A Boy Made of Blocks by Keith Stuart
Only when Alex is asked to leave his family home, does he really start to reflect on the life he could have had. His eight-year-old son Sam was born with autism and to pay the bills and keep a home over their head he had knuckled down in a job he never wanted. His wife was left to care for their son. Only she knew how to handle the tantrums, the hysterical crying, the violent rages. Only she stayed calm during the constant repetitive questions or embarrassing outbursts, But as he sleeps on the floor of his best friends painfully modern apartment he realises he never gave Sam a chance, he only ever walked away from his son when he needed him. His own paralysing fear of damaging his family had become a self-fulfilling prophecy.
After a couple of weeks wallowing in self-pity, getting drunk and generally regressing, Alex pulls himself together. The one thing that had made his son open up recently was a computer game, he’d become obsessed with the world of Minecraft. The Swedish computer game gave his son a chance to create, build and explore, all within the safety of his own home and at his own speed. With a new found desire to genuinely connect with his son, he starts to play that game himself. The game helps him see the world through his son’s eyes and not only does he get to know Sam but starts to truly love and appreciate him.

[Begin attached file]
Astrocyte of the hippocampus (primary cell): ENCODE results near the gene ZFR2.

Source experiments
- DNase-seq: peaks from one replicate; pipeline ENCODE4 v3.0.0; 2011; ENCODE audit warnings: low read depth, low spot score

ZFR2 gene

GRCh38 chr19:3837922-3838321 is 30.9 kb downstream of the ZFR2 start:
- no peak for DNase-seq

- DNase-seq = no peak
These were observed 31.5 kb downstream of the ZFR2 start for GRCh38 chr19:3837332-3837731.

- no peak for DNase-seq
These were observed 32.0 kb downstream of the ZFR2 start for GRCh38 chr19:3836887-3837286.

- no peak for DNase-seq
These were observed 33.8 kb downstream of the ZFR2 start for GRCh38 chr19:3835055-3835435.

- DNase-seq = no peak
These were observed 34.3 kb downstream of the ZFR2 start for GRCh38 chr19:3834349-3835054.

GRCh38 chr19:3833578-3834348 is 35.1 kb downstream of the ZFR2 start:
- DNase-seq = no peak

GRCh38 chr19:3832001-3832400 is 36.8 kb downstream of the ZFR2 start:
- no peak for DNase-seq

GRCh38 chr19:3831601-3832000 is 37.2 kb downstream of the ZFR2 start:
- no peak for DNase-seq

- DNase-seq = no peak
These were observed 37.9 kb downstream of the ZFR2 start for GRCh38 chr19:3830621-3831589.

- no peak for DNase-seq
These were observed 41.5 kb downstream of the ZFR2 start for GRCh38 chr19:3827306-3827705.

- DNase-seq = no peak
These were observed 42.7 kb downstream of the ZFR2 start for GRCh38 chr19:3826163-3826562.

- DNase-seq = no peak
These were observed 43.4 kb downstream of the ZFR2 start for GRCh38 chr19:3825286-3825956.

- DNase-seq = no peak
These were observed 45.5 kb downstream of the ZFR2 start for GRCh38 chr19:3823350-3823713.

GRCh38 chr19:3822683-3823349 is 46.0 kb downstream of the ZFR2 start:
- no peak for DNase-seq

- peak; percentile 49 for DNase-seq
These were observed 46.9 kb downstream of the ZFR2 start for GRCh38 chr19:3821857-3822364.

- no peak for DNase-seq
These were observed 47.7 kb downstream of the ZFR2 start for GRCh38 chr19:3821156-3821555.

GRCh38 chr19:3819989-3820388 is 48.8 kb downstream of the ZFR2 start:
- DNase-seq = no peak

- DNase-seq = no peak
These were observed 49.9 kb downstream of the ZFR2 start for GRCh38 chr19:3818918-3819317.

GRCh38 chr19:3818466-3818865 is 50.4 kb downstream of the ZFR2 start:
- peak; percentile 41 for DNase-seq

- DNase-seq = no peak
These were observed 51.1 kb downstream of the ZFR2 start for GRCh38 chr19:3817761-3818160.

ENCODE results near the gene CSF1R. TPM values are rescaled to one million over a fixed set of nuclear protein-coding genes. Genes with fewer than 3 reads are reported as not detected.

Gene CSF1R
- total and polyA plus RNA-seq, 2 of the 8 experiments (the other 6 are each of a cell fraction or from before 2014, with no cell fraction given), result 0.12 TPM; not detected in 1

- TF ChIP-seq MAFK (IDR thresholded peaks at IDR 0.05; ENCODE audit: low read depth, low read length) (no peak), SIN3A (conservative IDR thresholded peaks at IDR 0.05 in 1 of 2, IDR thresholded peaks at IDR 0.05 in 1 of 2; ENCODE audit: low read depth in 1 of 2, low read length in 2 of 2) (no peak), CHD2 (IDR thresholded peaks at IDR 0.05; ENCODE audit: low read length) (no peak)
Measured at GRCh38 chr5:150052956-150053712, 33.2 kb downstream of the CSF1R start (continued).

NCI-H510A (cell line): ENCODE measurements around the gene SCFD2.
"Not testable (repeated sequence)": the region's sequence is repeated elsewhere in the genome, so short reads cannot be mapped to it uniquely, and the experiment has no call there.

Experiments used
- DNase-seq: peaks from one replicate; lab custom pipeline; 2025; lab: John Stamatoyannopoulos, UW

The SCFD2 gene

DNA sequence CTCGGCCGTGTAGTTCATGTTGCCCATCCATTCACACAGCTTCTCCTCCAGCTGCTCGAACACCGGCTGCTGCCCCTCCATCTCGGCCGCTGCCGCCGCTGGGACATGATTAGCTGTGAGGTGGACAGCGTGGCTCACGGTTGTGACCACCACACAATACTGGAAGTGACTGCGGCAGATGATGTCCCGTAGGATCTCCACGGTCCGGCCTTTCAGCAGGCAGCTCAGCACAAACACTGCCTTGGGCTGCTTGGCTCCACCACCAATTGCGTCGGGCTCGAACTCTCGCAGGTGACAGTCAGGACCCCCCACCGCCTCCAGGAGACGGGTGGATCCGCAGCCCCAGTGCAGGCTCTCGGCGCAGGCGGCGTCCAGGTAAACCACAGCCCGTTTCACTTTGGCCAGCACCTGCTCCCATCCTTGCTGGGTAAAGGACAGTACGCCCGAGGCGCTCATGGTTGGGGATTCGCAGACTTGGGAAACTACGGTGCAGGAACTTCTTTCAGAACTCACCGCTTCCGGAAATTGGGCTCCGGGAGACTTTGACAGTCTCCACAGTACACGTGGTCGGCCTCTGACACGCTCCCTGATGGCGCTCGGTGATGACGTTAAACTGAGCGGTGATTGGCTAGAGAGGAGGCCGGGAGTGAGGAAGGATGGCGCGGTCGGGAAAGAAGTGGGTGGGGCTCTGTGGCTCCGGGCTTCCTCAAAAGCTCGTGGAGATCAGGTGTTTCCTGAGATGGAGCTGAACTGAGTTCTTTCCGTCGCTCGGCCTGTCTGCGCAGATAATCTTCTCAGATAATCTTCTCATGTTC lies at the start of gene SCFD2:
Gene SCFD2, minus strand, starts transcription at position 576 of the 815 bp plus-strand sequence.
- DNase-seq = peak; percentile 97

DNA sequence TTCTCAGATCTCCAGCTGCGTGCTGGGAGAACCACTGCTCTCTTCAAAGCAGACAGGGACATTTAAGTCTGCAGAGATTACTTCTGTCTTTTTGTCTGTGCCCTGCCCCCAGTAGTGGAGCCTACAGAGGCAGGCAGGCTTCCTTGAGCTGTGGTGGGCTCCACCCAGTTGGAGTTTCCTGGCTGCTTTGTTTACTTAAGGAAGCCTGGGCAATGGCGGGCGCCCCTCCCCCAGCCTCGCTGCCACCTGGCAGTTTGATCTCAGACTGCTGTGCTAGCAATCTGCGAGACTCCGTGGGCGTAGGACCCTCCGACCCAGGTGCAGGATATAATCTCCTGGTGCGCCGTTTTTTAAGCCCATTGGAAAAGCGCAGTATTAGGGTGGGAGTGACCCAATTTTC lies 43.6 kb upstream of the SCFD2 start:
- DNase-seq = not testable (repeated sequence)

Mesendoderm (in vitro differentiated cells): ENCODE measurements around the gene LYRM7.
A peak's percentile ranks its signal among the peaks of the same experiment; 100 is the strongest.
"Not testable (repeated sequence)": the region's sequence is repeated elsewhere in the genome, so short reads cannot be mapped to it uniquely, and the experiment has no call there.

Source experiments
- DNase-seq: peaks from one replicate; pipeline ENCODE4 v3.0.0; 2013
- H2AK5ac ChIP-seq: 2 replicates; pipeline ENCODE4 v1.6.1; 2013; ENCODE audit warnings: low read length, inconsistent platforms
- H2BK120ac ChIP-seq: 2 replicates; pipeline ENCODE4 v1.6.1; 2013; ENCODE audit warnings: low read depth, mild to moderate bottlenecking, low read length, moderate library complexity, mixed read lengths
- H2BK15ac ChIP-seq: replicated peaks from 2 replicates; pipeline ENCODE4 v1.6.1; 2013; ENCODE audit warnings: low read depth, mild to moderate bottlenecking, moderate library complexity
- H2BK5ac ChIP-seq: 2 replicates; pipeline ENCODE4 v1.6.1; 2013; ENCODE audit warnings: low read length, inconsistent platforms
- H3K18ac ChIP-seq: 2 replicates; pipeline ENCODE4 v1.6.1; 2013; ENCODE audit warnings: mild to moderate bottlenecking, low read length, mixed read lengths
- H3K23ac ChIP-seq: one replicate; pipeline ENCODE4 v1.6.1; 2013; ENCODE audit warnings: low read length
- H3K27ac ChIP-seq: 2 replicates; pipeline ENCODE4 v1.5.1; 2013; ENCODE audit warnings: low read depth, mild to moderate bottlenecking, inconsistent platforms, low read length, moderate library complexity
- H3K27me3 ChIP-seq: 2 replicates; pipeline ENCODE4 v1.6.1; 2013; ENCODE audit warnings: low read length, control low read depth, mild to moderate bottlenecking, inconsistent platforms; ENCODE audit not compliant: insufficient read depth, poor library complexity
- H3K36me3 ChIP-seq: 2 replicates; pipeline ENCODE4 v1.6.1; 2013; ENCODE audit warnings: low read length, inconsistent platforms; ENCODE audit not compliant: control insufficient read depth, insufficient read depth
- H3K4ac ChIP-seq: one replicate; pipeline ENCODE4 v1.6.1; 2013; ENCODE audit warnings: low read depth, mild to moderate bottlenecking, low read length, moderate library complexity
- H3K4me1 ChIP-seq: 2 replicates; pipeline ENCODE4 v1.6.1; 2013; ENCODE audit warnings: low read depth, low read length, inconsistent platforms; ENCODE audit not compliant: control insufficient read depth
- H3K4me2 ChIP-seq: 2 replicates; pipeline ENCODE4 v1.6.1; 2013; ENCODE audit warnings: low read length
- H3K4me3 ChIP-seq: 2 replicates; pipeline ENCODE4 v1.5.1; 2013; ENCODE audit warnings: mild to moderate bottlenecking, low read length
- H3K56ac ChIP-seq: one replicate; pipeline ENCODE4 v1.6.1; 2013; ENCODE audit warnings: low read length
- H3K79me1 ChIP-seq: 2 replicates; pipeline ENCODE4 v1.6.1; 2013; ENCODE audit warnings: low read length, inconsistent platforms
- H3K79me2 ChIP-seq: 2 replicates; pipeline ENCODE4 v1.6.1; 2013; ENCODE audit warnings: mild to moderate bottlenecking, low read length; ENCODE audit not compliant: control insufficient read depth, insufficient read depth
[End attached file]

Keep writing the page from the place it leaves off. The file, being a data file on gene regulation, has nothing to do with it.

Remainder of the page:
At first, it’s hard to feel for Alex, a thirty-something man who has managed to avoid the responsibilities a child with autism brings. But as the story unfolds you’re given glimpses into a tragic event in his past that has moulded the way he thinks. His history explains some of his actions and as you follow his genuine efforts to change, you warm to him more and more. His efforts don’t always run smoothly and his anxiety and stress don’t help him become the father he wants to be but he learns from his mistakes and keeps going.
What seeps through every page is an unwavering honesty about the situation. When his fears are selfish or he doubts his son’s ability to cope, he admits this openly. Keith Stuart is writing from experience with this story and it shows. Both his own sons are on the autism spectrum and it is the relationship they have through computer games that inspired this novel. It is hugely refreshing to read a novel (or anything mainstream for that matter!) which represents computer games in such a positive light, uniting families instead of diving them.
Both a story of redemption with an unlikely hero and a heart-warming tale that will make you chuckle and tear-up in equal measures, A Boy Made of Blocks is an outstanding debut.
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